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Avoid Epic Fail. Get Professional Help

Bringing in experts can set you up for automation success.

By Michael Hackett and Joe Luthy, LogiGear Corporation

Test automation isn’t easy when your testing gets beyond a few hundred test cases. Lots of brilliant testers and large organizations have, and continue to struggle with test automation, and not for lack of effort. Everyone understands the value of test automation, but few testing organizations realize its full potential.

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In the News – April 2014

Video: Test Automation – 10 (sometimes painful) Lessons Learned

Test Automation – 10 (sometimes painful) Lessons Learned by

Dominik Dary & Michael Palotas, eBay International: https://www.youtube.com/watch?v=tJ0O8p5PajQ

eBay’s European quality engineering team has broad experience implementing end-to-end test automation in different software development environments (agile, waterfall, co located , outsourced, distributed). This presentation illustrates the key lessons learned from a technical and business perspective:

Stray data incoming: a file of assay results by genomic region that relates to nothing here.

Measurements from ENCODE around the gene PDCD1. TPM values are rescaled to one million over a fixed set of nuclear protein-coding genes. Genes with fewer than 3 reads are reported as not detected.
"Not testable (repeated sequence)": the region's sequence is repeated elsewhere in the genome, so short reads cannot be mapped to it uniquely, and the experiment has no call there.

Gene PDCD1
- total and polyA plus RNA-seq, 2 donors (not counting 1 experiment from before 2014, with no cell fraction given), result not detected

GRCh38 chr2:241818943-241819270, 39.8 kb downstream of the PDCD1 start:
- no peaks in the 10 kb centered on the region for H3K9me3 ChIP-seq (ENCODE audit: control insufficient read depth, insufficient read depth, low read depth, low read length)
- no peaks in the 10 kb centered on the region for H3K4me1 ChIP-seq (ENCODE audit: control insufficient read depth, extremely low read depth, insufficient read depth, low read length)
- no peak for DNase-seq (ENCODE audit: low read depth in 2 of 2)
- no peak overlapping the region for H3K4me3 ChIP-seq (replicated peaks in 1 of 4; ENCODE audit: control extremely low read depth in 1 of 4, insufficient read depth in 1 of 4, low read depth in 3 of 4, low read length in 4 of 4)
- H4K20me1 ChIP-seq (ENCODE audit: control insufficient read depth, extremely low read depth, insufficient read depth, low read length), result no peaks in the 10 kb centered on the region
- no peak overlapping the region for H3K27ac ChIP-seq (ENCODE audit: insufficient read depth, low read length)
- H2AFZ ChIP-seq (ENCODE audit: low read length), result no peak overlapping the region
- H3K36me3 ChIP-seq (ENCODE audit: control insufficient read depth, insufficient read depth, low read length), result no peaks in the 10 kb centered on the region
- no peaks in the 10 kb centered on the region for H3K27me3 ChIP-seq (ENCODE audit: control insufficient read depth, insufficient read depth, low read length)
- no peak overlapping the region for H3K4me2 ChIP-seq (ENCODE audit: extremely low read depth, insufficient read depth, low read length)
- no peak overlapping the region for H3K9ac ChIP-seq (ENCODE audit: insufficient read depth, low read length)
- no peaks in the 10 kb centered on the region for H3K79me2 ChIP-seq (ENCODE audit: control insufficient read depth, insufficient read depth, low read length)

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Letter from the Editor – April 2014

Testing tools – very important, very often overlooked, and very often where mistakes are made.

First, the most common mistake people make about tools is thinking tools are only about test automation! False. Automation tools are merely one type testing tool. We will try to balance this issue between test automation tools and other test tools.

I heard a story about test automation, very recently in fact, of a company that paid a large licensing fee to a major tool vendor, and invested  a lot of training and time to develop a phase 1 automation project. The intent was to scale up the initial phase into a large product suite automated regression tool. After just 6 months the project was dropped due to high test maintenance costs, over-idealized expectations and time demands. A whole lot of money, time, and tester goodwill went down the drain! I have heard too, too many of these stories with test tools, and specifically automation tools.

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Cheap and Free Software Test Tools